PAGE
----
Battle over what could be earliest Christian texts

The study of religious or heroic legends and tales. One constant rule of mythology is that whatever happens amongst the gods or other mythical beings was in one sense or another a reflection of events on earth. Recorded myths and legends, perhaps preserved in literature or folklore, have an immediate interest to archaeology in trying to unravel the nature and meaning of ancient events and traditions.

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Battle over what could be earliest Christian texts

Postby Ishtar » Tue Mar 29, 2011 4:51 am

Jordan is battling to get back from Israel some books made of lead which could turn out to be earlier, in date, than the Dead Sea Scrolls and the Nag Hammadi gospels. They are thought to be Christian rather than Jewish ~ the main argument being that they are made up leaves rather than scrolls, and scrolls were used by the Jewish religion. There is also the phrase: "I shall walk uprightly", which appears in Revelations. But it is worrying that all their experts are Christian, and therefore they will recognise phrases and motifs to be solely Christian when they could have an earlier provenance. For instance, they cite the Tau cross as a Christian symbol, whereas the Tau cross can also be found in Egypt (it's very name is Egyptian and is linked with Taurus, the Bull.)The Tau is also the cross of the Sumerian god Tammuz and, in fact, it goes right back to Gobekli Tepe. So I hope they get some real experts to study these texts at some point ... but in the meantime, Jordan's trying to get them back from Israel! Good luck with that!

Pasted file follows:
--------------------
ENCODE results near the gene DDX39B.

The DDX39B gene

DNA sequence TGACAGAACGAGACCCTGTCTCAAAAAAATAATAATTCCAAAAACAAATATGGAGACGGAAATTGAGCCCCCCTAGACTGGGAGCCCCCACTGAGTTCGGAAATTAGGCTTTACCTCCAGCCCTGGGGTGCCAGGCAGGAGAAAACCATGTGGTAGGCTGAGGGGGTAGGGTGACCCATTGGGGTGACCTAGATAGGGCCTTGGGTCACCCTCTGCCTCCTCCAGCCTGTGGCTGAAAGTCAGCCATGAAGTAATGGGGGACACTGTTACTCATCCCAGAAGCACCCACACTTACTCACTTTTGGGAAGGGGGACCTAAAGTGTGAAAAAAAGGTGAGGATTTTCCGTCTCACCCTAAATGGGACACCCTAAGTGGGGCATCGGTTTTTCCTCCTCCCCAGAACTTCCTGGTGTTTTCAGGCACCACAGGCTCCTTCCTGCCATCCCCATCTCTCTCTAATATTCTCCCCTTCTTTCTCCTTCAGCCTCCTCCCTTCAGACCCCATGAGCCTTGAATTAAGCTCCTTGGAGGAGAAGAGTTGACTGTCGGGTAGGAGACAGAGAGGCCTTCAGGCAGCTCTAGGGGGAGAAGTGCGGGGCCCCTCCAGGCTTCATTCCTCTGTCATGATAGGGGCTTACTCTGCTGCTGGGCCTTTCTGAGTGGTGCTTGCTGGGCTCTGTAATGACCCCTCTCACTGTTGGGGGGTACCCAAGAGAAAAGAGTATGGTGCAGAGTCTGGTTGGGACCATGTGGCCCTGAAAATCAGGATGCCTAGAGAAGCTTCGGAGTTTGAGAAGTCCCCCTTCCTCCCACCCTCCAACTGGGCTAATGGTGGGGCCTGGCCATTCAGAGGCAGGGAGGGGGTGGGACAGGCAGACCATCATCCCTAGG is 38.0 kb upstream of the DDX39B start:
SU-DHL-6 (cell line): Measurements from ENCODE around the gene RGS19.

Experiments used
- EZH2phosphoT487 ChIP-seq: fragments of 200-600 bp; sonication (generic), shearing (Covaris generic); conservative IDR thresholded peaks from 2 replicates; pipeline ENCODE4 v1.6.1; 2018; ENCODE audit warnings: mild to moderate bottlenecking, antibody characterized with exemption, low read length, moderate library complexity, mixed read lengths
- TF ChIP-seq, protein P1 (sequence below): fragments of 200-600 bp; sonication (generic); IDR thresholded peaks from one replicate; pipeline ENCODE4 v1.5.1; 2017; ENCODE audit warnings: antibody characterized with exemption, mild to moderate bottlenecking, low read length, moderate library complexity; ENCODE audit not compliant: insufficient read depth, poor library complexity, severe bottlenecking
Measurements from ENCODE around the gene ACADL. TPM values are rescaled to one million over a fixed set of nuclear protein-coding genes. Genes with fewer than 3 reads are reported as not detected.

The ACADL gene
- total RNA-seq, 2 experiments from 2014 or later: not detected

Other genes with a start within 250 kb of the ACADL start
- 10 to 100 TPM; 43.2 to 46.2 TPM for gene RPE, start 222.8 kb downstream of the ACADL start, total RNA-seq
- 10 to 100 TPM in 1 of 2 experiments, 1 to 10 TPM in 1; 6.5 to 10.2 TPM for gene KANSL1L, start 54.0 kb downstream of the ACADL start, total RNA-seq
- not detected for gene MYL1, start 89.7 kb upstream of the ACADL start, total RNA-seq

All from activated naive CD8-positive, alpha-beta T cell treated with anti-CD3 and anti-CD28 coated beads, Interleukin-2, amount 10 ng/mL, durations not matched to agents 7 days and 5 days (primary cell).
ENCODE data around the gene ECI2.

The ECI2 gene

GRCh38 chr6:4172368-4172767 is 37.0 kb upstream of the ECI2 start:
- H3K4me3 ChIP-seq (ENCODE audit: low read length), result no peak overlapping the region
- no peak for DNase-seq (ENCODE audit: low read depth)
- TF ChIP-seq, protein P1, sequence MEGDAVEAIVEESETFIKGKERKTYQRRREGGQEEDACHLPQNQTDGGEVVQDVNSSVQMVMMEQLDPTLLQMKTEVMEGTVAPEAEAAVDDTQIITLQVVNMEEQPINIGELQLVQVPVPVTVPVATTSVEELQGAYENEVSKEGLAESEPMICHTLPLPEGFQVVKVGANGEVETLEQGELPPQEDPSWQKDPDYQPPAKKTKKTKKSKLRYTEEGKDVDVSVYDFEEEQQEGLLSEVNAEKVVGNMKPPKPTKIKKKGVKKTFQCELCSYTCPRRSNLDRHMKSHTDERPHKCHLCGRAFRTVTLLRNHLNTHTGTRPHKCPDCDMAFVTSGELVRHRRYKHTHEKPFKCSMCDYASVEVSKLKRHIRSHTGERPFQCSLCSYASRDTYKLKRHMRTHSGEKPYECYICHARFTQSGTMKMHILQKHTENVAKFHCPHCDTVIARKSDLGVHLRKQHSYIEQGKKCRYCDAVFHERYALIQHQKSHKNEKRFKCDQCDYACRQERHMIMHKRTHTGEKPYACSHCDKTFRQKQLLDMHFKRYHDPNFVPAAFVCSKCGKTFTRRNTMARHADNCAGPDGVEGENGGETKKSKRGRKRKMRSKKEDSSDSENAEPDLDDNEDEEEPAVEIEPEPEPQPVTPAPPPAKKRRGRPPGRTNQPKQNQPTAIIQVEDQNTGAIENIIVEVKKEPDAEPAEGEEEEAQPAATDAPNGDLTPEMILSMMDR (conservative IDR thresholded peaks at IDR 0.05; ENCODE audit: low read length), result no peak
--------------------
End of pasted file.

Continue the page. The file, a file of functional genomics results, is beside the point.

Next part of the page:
Image

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A group of 70 or so "books", each with between five and 15 lead leaves bound by lead rings, was apparently discovered in a remote arid valley in northern Jordan somewhere between 2005 and 2007.

A flash flood had exposed two niches inside the cave, one of them marked with a menorah or candlestick, the ancient Jewish religious symbol.